Pattyfest returns June 2 at East Fairmont High

MORGANTOWN — If Beth Sherman has missed Pattyfest since its inception in 2000, she can’t remember.
The retired music teacher met the festival’s namesake, the late Patty Looman, about 35 years ago.
“She was playing dulcimer at another festival. … She was a retired school teacher too and we bonded through that,” the Lost Creek resident said. “I never took private lessons with her but attended her workshops and learned a lot from her. The way I played, I thought I was doing something wrong. But she told me, ‘You have your own style. It’s something you’re developing and you should stay with that. You’re doing fine.’ ”
That helpful bit of guidance is just one example of why Sherman said Pattyfest — set for 9 a.m.-9 p.m. June 2 at East Fairmont High School — celebrates Looman and honors her memory. The hammered dulcimer player, who passed away in 2012, grew up in Mannington. In addition to performing, she taught both the lap and hammered dulcimer to many.
“She was so patient and kind and a very sweet lady,” Sherman said. “At Pattyfest, we play her style of music and teach as much as possible.”
The free one-day old-time music gathering includes workshops, on-stage performances and plenty of informal jamming.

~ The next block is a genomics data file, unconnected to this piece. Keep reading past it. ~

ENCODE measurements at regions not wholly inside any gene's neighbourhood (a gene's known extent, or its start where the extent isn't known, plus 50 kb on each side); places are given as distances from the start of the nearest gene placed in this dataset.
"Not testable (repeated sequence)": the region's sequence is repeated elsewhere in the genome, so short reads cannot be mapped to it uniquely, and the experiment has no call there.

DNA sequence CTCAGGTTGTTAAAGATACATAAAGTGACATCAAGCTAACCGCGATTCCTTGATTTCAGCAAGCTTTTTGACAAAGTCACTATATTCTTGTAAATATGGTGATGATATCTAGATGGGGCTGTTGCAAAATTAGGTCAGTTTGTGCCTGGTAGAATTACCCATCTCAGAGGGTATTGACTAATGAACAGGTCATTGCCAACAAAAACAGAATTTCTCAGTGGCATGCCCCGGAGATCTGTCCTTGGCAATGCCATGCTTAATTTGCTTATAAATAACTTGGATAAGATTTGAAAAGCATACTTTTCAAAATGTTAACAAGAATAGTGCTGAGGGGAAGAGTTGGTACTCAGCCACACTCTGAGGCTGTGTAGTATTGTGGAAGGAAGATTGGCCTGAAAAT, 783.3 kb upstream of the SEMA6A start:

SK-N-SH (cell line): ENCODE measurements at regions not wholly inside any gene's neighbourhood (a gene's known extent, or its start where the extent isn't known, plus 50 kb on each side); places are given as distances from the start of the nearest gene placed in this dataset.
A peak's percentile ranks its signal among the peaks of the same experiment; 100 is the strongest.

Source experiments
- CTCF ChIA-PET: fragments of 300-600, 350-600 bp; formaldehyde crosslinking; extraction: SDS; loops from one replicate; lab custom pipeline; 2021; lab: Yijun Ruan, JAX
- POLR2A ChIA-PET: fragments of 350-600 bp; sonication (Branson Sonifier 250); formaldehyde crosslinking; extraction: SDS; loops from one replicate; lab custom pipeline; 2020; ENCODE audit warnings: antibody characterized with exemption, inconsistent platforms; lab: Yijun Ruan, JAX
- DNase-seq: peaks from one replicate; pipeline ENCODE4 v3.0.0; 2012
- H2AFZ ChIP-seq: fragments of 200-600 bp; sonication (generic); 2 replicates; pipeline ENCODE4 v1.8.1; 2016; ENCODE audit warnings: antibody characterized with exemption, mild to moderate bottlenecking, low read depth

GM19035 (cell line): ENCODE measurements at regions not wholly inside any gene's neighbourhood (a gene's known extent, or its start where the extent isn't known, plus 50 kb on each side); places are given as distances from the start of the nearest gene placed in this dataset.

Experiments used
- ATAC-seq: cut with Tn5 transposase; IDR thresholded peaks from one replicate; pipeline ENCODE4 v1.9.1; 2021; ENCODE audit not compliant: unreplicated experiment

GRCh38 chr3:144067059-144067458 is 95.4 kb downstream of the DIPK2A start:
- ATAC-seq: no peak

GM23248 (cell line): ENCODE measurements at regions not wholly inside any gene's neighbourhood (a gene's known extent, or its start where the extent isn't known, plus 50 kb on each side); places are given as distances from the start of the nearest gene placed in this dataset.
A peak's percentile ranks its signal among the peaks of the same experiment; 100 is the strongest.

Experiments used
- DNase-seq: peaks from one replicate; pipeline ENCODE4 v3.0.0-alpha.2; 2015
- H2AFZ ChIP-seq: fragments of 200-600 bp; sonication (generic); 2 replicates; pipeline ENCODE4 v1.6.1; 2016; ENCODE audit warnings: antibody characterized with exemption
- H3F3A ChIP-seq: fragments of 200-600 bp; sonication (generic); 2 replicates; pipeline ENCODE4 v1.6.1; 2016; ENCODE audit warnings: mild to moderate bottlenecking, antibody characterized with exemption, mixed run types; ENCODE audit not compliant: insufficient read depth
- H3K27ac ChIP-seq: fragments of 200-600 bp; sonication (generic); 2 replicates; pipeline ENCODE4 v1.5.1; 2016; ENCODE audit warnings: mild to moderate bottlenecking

Sherman, who’s a member of the Mountaineer Dulcimer Club, which helps organize the event, said she plans to teach a workshop or two, and assist wherever she’s needed.
The workshops, which begin at 9:30 a.m., focus on fiddle, guitar, banjo, bowed psaltry, hammered dulcimer, lap dulcimer, ukulele, mandolin, autoharp, harp, harmonica, penny whistle, dodhran, slow jam, song, upright bass and spoons.
“We teach all age levels,” Sherman said. “It’s a good place to learn all types of traditional and old-time music.”
Stage performances begin at noon and jamming can happen anywhere throughout the day.
There will also be food for purchase in the cafeteria, including West Virginia traditional delicacies and vegetarian options.
“It’s just such a nice day,” Sherman said. “You can eat, play or just listen. No one is turned away. We just want to keep the music alive.”

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